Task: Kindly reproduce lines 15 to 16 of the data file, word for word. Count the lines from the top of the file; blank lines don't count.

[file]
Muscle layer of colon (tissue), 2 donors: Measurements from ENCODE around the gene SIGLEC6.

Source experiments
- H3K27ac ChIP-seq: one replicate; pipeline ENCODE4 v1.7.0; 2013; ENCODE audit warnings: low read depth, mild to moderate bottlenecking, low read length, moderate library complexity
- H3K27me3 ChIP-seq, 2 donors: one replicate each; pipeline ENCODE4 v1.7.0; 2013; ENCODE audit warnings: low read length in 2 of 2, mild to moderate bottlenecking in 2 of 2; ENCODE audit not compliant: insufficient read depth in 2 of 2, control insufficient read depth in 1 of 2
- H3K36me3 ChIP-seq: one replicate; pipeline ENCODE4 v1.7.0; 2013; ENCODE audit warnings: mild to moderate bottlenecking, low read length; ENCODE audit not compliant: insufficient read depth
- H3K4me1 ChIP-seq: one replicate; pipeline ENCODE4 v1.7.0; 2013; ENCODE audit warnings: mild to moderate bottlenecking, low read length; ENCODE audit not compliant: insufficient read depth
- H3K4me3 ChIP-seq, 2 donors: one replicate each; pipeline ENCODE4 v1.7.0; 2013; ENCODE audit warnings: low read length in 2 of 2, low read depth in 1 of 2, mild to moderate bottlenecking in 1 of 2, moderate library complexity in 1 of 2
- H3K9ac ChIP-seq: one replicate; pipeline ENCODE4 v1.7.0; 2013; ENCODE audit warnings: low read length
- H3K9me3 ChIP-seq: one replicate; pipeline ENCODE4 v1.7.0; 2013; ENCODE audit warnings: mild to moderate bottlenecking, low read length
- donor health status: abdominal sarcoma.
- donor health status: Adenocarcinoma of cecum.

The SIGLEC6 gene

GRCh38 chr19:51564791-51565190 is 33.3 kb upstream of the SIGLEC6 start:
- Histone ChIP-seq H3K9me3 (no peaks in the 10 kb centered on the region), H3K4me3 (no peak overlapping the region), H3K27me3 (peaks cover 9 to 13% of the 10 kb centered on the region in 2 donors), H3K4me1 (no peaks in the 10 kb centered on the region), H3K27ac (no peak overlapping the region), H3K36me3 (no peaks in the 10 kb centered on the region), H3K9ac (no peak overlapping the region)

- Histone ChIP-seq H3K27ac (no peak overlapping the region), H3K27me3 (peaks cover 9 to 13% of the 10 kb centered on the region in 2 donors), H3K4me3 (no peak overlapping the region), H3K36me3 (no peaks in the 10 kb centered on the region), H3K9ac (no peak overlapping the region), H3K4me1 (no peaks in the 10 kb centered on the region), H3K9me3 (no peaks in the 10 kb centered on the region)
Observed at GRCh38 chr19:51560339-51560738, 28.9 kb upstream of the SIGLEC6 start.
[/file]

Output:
- Histone ChIP-seq H3K27ac (no peak overlapping the region), H3K27me3 (peaks cover 9 to 13% of the 10 kb centered on the region in 2 donors), H3K4me3 (no peak overlapping the region), H3K36me3 (no peaks in the 10 kb centered on the region), H3K9ac (no peak overlapping the region), H3K4me1 (no peaks in the 10 kb centered on the region), H3K9me3 (no peaks in the 10 kb centered on the region)
Observed at GRCh38 chr19:51560339-51560738, 28.9 kb upstream of the SIGLEC6 start.